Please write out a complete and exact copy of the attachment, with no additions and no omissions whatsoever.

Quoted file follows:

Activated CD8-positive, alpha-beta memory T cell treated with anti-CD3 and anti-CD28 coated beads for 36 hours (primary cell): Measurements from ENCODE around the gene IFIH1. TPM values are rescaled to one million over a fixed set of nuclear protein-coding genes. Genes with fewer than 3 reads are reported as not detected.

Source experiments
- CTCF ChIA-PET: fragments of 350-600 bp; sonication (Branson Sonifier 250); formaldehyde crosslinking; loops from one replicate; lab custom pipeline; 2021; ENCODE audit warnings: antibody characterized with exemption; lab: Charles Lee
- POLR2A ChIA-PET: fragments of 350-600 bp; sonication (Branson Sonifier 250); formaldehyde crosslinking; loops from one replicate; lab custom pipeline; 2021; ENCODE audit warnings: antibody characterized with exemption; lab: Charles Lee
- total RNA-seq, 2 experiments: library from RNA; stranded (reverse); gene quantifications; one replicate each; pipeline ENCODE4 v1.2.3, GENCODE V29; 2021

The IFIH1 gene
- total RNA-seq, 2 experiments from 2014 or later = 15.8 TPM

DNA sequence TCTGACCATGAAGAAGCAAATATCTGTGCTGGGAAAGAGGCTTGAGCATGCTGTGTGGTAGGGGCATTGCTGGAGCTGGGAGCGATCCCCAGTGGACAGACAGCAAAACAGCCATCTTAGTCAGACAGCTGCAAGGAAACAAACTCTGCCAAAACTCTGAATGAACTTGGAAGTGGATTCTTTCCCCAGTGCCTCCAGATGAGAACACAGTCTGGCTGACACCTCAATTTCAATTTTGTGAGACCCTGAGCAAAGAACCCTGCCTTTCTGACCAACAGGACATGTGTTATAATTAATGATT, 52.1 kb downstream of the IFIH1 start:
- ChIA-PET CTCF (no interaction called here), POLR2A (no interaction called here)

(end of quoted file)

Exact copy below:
Activated CD8-positive, alpha-beta memory T cell treated with anti-CD3 and anti-CD28 coated beads for 36 hours (primary cell): Measurements from ENCODE around the gene IFIH1. TPM values are rescaled to one million over a fixed set of nuclear protein-coding genes. Genes with fewer than 3 reads are reported as not detected.

Source experiments
- CTCF ChIA-PET: fragments of 350-600 bp; sonication (Branson Sonifier 250); formaldehyde crosslinking; loops from one replicate; lab custom pipeline; 2021; ENCODE audit warnings: antibody characterized with exemption; lab: Charles Lee
- POLR2A ChIA-PET: fragments of 350-600 bp; sonication (Branson Sonifier 250); formaldehyde crosslinking; loops from one replicate; lab custom pipeline; 2021; ENCODE audit warnings: antibody characterized with exemption; lab: Charles Lee
- total RNA-seq, 2 experiments: library from RNA; stranded (reverse); gene quantifications; one replicate each; pipeline ENCODE4 v1.2.3, GENCODE V29; 2021

The IFIH1 gene
- total RNA-seq, 2 experiments from 2014 or later = 15.8 TPM

DNA sequence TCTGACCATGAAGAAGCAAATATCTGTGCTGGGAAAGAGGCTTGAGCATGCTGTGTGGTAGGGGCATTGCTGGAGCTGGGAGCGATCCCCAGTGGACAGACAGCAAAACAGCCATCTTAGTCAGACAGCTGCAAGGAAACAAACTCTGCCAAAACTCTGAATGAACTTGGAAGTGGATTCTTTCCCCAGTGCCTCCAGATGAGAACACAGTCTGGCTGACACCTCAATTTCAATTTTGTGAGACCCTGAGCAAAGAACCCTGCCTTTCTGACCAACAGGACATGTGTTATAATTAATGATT, 52.1 kb downstream of the IFIH1 start:
- ChIA-PET CTCF (no interaction called here), POLR2A (no interaction called here)